This is the one place you can get anything you desire to make any kind of meal.
Therefore, on a day like this, this street is usually jam-packed with people but in the hours ahead of the Eid prayers, it's virtually empty.
The rains are no doubt a major contributing factor.
But, according to Mariatu Kargbo, who trades in cooking ingredients, it has more to do with the economy than the rains.
“'Dunkay Sali' (as the Eid celebrations are referred to in the local parlance) always fall within the rainy season. And I have not seen this kind of situation for a long time,” she said, lamenting what she said is a huge drop in sale.
Sierra Leone is going through a tough economic challenge, with the Leone experiencing a free fall against major foreign currecies, particularly the US dollar.
Latest figures from the Bank of Sierra Leone indicate that the Leone goes for Le9, 117.63 a dollar as of August 9.
This contrasts sharply with the black market, where it's almost Le 10, 000 to the dollar.
The effect of this is felt across the board, from the office worker to the ordinary man in the streets.
Sentiments on the streets precisely depict this.
At a suburb in Fourah Bay, a predominantly Mulsim community in the east end of Freetown, three men negotiate for a ram.
Slaughtering of the ram is a major part of the Eid celebration.
But one of the men, Abdurahman Kamara, is less optimistic that he will be able to meet this crucial aspect of the religious rites this year.
He does not reach an agreement with the seller of the animal who he says is asking for a fortune.
"Last year, I bought a ship about this size for Le900, 000 (under US$100). This time round I am unable to get it for Le1.2million (a little above US$100)," he laments.
Sierra Leoneans rely on cross-border traders for the animals which are imported from neighboring countries, through Guinea.
The livestock dealers say the cost of transporting the livestock and the taxes involved meant prices have to go up.
In the last two weeks, a large section of the local print media has been inundated with calls for the removal of the Minister of Finance, Jacob Jusu Safa for his alleged inability to fix the economic challenges facing the country.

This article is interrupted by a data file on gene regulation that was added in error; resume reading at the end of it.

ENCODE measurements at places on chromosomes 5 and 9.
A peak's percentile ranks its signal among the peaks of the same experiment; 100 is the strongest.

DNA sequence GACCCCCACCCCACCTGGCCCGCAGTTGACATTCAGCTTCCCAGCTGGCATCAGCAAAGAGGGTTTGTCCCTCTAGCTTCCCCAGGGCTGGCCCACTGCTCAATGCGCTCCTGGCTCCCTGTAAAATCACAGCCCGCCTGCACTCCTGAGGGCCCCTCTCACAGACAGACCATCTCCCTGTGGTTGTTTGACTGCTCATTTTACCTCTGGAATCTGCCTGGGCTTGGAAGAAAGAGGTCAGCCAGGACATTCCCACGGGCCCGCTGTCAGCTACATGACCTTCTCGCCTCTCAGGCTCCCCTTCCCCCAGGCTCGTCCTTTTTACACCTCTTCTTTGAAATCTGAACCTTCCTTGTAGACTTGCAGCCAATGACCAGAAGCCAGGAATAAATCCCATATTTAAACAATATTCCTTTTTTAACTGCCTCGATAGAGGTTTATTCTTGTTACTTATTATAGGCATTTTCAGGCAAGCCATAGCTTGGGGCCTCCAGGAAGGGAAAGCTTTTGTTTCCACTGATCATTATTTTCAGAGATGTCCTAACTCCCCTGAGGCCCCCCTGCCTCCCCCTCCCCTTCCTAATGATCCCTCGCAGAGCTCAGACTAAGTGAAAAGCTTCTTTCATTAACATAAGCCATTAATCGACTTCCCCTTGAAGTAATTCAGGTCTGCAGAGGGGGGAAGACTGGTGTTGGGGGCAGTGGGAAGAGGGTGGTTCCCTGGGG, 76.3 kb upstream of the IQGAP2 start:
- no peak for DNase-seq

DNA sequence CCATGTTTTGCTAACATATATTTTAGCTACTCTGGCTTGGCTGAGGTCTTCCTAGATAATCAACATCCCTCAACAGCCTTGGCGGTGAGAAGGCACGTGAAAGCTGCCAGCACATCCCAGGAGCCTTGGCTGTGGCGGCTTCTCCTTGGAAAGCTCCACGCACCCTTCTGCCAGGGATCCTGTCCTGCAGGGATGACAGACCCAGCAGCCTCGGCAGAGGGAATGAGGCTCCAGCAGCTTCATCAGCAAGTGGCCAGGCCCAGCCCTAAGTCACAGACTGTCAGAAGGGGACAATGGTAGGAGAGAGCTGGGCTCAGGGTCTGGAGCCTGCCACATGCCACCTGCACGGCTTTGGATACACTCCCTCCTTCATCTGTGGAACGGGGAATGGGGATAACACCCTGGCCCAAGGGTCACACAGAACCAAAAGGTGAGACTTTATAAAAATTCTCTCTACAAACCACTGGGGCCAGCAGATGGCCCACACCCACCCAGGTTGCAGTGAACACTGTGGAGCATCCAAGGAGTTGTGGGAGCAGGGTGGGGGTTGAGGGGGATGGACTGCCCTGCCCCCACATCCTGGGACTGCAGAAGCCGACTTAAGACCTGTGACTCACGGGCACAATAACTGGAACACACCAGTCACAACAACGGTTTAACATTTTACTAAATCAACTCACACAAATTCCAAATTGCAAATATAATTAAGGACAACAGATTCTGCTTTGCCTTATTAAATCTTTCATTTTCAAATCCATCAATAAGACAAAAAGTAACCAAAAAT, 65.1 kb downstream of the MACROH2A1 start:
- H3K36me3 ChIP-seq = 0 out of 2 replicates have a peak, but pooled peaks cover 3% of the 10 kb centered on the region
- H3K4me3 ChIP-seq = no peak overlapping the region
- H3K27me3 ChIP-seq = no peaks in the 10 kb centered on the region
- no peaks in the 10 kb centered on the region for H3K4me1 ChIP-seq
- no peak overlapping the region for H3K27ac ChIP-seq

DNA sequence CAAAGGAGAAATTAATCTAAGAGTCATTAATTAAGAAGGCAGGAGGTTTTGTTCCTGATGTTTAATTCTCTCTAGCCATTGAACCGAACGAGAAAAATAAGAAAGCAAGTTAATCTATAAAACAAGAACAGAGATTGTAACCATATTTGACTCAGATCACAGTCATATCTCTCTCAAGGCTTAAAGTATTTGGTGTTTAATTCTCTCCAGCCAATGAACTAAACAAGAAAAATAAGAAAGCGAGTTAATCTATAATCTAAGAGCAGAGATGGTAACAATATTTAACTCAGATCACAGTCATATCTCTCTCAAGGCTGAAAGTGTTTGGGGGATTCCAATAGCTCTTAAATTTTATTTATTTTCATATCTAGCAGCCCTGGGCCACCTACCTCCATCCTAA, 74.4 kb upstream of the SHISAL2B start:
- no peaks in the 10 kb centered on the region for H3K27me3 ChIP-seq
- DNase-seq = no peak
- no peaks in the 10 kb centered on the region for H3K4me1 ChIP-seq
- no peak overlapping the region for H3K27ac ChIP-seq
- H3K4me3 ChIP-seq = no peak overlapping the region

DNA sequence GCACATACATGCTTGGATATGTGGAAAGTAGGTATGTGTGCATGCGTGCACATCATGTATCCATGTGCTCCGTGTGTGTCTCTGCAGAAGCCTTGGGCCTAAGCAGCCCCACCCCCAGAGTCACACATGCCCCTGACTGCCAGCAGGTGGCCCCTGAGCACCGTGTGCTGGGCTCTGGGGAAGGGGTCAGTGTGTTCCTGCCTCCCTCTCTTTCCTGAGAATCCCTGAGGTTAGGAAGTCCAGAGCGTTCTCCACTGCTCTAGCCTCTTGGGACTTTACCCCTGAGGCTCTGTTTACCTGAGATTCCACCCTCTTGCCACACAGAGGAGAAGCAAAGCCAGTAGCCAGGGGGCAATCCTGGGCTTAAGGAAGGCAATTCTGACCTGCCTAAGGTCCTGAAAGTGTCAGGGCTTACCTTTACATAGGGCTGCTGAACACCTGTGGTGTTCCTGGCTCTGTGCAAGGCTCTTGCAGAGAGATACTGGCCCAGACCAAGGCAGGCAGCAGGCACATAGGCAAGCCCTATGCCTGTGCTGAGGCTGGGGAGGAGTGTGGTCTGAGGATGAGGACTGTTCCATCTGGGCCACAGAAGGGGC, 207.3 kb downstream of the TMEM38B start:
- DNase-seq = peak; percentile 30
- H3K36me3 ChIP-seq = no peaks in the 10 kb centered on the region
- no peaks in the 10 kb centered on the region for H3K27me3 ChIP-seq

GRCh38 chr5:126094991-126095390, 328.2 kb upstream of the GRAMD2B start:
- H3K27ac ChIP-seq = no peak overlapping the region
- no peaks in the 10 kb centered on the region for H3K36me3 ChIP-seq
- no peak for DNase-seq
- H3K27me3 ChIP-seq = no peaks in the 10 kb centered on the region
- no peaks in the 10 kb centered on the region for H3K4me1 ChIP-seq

One of the most popular headlines goes: “$100 =Le980, 000… JJ Saffa, Sahr Jus, Banka Governr take Salone t Mgabe’s Zmbabwe.”
It was carried by the Salne Times which is also calling for the removal of the Governor of the Central Bank and the Financial Secretary.
Every aspect of life has been affected by this hash economic reality.
It's tradition for Sierra Leoneans to travel to their homes in the provinces to observe the Eid with extended family.
But this year this is not going to be so for Dauda Barrie, a technician by profession.
He abandoned the idea at the last minute after realizing that he will have to spend half of his pocket money on transport fares to and from the southern Bo district.
The drivers, he says have driven up fares.
For a small but substantial segment of the population, the concern is less about what to eat than where to spend the feast.
In the last three weeks Sierra Leone has witnessed devastating flooding which have left over 5, 000 people homeless in various communities across the country.
Many of these people are either housed in temporary shelters or are squatting with relatives in nearby communities.
Kumba Mansaray and her three daughters are staying at her own sister's in the Shell Area in the east end of Freetown.
Kumba’s husband, Abubakar, is staying in the other end of the city at Lumley.
The family lost all their belongings in the flooding that occurred across the city on August 2.
“It’s sad that this coincided with the Eid” says Kumba, 34, in a sombre mood.
“As you can see now, what we eat or what we hear is the least of our concerns at the moment,” she adds.